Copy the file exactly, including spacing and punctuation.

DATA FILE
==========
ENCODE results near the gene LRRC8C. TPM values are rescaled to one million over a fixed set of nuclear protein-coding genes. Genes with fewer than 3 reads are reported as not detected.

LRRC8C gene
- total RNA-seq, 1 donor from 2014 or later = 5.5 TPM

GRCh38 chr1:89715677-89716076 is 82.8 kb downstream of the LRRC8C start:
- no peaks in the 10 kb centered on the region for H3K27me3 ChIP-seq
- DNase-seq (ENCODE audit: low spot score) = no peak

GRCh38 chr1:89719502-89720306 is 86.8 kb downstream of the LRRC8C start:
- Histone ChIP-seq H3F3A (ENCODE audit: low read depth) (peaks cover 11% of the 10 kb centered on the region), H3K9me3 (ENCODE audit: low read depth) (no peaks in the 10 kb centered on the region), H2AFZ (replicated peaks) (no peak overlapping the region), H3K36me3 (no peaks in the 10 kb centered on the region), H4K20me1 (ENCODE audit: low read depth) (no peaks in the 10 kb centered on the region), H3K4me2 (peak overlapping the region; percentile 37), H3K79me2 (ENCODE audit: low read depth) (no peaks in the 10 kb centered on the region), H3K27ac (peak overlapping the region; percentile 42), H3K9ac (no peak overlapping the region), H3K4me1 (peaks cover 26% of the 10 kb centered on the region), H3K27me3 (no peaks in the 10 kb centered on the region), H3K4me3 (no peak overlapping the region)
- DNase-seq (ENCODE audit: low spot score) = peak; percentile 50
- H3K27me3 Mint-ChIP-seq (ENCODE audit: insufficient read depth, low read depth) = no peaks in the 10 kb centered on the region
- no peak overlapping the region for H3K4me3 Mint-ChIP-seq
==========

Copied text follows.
ENCODE results near the gene LRRC8C. TPM values are rescaled to one million over a fixed set of nuclear protein-coding genes. Genes with fewer than 3 reads are reported as not detected.

LRRC8C gene
- total RNA-seq, 1 donor from 2014 or later = 5.5 TPM

GRCh38 chr1:89715677-89716076 is 82.8 kb downstream of the LRRC8C start:
- no peaks in the 10 kb centered on the region for H3K27me3 ChIP-seq
- DNase-seq (ENCODE audit: low spot score) = no peak

GRCh38 chr1:89719502-89720306 is 86.8 kb downstream of the LRRC8C start:
- Histone ChIP-seq H3F3A (ENCODE audit: low read depth) (peaks cover 11% of the 10 kb centered on the region), H3K9me3 (ENCODE audit: low read depth) (no peaks in the 10 kb centered on the region), H2AFZ (replicated peaks) (no peak overlapping the region), H3K36me3 (no peaks in the 10 kb centered on the region), H4K20me1 (ENCODE audit: low read depth) (no peaks in the 10 kb centered on the region), H3K4me2 (peak overlapping the region; percentile 37), H3K79me2 (ENCODE audit: low read depth) (no peaks in the 10 kb centered on the region), H3K27ac (peak overlapping the region; percentile 42), H3K9ac (no peak overlapping the region), H3K4me1 (peaks cover 26% of the 10 kb centered on the region), H3K27me3 (no peaks in the 10 kb centered on the region), H3K4me3 (no peak overlapping the region)
- DNase-seq (ENCODE audit: low spot score) = peak; percentile 50
- H3K27me3 Mint-ChIP-seq (ENCODE audit: insufficient read depth, low read depth) = no peaks in the 10 kb centered on the region
- no peak overlapping the region for H3K4me3 Mint-ChIP-seq